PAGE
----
Walz lets Louisville women work themselves out of jam

By Ed Peak

Maybe this is a good week for the University of Louisville women’s basketball team to take a break.  A respite from all the travel and rigors of the rugged Atlantic Coast Conference.

Jeff Walz saving his timeouts, letting his players work themselves out of jam against Virginia Tech (Cindy Rice Shelton photos).

Jeff Walz has had a great time this season, often joking, clowning and high-fiving his players as they have wound their way to a 23-1 won-lost mark. But he was not smiling Sunday when Virginia Tech cut a 20-point lead to five points with less than a minute to go.

That look of confidence replaced by one of genuine concern on that stubble-framed countenance. He knew they were in trouble. The second ranked Cardinals letting a 20-point lead dwindle to almost nothing to a team hitting everything it threw at the basket in the fourth quarter. 

Walz avoiding using up precious timeouts during those final minutes, wanting his players to get themselves out of troubling situations. “I wanted them to figure it out themselves,” he said. Durr taking the cue, digging deep, taking the team on her shoulders again. 

Durr has been banged up a bit lately, actually sitting out a game two Sundays ago. But Asia would answer the call time and time again in a scary 72-63 win at Virginia Tech. With more than a little help from Sam Fuehring, banking layup after layup during the late going.

Durr would wind up with 34 points for the game, the fourth 30-point-plus outing for her career. The go-to player in the clutch, making five of seven 3-point attempts and all seven of her seven free throw shots, the final two icing the win with 13 seconds to go. Fuehring would collect her fourth double-double of the season with 21 points and 13 rebounds.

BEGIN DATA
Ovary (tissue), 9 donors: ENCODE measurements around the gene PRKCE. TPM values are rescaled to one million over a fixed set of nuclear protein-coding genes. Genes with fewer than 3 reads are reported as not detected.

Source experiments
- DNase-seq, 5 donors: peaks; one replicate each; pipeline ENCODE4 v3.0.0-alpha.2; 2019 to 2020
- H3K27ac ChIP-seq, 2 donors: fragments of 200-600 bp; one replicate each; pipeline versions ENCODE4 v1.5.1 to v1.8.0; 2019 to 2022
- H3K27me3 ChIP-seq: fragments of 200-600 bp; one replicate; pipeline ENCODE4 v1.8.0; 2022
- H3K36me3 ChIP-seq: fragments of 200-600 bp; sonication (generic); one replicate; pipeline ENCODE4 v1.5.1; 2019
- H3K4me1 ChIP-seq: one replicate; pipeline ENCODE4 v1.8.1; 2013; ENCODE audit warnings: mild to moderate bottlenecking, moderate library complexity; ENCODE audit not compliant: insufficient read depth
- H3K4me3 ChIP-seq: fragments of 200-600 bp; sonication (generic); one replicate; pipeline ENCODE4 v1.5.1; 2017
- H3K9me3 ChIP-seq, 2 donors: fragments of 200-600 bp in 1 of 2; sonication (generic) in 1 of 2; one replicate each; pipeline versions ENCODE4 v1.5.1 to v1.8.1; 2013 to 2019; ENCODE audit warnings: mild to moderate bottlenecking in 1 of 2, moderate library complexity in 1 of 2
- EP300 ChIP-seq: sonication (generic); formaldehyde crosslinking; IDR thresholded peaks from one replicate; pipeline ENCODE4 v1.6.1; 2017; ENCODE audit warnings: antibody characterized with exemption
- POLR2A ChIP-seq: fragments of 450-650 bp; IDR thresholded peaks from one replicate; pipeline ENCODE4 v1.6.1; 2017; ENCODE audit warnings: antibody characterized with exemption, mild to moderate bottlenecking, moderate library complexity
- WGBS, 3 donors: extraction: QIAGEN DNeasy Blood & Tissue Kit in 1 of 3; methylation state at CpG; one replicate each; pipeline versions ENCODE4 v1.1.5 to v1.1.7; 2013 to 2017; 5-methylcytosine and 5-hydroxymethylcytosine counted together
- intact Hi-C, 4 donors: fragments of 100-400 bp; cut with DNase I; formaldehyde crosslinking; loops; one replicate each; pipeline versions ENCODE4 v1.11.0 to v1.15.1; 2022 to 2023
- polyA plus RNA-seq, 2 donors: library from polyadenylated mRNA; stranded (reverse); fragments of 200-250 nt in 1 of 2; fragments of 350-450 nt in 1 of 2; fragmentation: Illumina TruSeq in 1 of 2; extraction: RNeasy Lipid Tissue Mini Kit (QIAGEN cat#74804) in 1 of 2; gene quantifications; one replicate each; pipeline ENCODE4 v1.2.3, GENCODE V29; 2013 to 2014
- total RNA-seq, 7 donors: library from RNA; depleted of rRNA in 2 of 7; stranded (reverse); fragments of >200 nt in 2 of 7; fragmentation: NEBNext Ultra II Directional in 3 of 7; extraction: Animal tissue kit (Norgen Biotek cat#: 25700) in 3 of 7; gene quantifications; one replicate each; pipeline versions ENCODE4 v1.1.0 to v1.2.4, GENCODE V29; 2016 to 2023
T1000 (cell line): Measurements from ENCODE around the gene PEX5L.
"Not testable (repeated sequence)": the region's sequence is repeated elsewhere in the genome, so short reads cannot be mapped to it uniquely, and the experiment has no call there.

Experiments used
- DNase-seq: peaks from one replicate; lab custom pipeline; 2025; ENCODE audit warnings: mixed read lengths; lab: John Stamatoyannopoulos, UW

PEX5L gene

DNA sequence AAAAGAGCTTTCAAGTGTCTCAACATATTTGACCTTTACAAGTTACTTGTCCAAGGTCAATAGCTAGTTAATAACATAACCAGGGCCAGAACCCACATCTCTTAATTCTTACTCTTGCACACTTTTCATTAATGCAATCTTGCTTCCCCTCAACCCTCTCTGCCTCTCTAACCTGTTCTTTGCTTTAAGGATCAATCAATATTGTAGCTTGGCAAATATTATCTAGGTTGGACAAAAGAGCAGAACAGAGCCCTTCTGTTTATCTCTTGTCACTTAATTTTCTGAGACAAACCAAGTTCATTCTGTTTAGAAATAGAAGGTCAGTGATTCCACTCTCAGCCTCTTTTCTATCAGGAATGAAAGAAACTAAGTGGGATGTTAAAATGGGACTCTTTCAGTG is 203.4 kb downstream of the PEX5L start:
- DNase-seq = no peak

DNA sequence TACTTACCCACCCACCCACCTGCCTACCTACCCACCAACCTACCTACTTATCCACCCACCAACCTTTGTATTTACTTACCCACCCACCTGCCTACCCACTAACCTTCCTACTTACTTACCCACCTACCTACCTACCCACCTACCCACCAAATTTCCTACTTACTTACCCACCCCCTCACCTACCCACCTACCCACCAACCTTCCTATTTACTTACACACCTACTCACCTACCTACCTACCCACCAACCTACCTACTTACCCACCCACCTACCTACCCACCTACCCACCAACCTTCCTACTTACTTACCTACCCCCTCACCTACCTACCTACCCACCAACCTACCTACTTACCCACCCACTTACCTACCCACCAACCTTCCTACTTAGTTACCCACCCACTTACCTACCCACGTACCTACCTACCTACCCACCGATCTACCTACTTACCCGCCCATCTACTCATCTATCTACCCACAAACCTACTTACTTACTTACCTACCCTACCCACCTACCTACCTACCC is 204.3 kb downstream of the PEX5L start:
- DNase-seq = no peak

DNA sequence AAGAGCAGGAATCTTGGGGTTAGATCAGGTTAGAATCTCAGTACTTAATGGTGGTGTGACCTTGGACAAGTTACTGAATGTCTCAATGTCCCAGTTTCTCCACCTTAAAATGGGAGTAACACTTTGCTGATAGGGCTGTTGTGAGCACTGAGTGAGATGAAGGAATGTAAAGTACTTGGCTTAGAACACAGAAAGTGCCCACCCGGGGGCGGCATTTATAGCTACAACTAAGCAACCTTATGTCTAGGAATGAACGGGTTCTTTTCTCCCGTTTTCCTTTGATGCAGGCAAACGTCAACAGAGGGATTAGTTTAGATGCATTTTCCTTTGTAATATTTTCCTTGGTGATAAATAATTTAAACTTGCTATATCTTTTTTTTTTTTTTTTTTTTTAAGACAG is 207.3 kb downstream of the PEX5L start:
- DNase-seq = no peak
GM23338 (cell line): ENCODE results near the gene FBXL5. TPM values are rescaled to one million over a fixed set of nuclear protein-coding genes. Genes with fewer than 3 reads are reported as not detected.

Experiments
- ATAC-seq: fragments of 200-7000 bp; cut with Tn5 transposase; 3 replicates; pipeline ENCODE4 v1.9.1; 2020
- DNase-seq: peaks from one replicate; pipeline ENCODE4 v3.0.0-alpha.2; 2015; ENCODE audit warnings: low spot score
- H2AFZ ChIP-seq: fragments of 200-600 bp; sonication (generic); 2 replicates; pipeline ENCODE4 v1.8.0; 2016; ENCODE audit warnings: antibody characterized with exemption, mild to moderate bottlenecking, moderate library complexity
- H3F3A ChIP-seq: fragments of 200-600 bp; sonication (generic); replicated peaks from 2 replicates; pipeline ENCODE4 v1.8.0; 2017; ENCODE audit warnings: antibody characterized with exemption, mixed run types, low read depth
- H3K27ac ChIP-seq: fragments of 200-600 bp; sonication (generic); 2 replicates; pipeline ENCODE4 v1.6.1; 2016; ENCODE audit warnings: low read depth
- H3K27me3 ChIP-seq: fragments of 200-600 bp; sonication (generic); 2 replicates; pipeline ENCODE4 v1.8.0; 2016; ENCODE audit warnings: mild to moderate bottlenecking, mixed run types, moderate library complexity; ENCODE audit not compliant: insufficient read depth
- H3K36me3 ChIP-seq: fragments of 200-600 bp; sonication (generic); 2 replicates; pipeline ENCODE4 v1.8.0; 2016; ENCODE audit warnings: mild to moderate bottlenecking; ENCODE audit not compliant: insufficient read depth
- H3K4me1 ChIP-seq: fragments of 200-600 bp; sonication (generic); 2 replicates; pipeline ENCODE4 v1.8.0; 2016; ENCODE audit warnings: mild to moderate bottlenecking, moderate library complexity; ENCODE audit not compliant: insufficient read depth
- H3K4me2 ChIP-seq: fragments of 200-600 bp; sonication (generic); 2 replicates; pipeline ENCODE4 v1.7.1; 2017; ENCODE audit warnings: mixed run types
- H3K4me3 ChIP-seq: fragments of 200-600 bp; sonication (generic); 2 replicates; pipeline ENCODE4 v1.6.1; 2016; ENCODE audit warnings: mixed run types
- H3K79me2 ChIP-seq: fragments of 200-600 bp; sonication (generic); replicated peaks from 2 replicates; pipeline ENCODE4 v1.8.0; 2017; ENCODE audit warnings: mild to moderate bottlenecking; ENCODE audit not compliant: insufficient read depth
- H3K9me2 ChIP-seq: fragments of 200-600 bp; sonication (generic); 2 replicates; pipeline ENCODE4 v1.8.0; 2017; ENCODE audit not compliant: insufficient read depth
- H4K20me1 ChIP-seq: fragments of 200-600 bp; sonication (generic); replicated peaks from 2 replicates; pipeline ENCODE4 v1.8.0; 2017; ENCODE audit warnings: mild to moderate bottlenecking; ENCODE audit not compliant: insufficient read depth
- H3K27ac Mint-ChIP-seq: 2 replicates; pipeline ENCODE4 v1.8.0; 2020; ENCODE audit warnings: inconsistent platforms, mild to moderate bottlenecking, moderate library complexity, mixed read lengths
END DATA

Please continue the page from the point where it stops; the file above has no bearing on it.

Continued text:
The close call for the Cardinals a reminder that the ACC remains one of the women’s college basketball’s toughest conferences. The week ahead a time to heal, get back to the basics, and prepare for the stretch drive. No time to take anyone or anything for granted.

Next game Sunday at 3 p.m. against Miami, a team fresh from upsetting Notre Dame, one game behind the Cardinals in the ACC standings, a team not be taken lightly. 

Rope-a-dope style not cool for Louisville basketball

By Ed Peak

Okay, the critics can begin. “I knew this was going to happen sooner or later.”

Yes, Louisville was totally outplayed by North Carolina Saturday but it’s not the end. Not with three more ranked teams to follow. Plenty of time to readjust, get more quality wins.

A lot of things went wrong during the loss to North Carolina. Rebounding. Consistent scoring from some of its leading scorers. But the most puzzling things missing were the excitement and toughness the Cardinals have played with this season.

Maybe the Cards were thinking playing at home against a team three weeks earlier they embarrassed 83-62, wouldn’t be that tough. Not Saturday, this was North Carolina, ninth ranked team in the nation.

Coach Chris Mack bemoans lack of fire in a 10-point loss to North Carolina (Cindy Rice Shelton photo).

“I didn’t think we came out with much fire,” said Louisville Coach Chris Mack. “I’m disappointed for our fans, great environment and essentially to end the half with no offensive rebounds and let Carolina dismantle us one the glass. I can’t tell you how disappointed I am, that effort alone.”

The game was designated as a “white out” and had a boxing theme with Muhammad Ali videos. But the Cardinals came out limping and were out-punched. North Carolina had four players score in double figures, led by Luke Maye’s 20 points and 11 rebounds. Cam Johnson added 19 points and 10 rebounds. UNC out-rebounded the Cards 49-32, 18-7 on the offensive boards good for 18 second chance points.

Louisville (16-6, 7-2) ranked 15th once in the first half missed 10 of 11 shots from the field and trailed 44-28 at halftime. The Cards did bounce off the mat cutting the lead to 58-49 midway through the second half.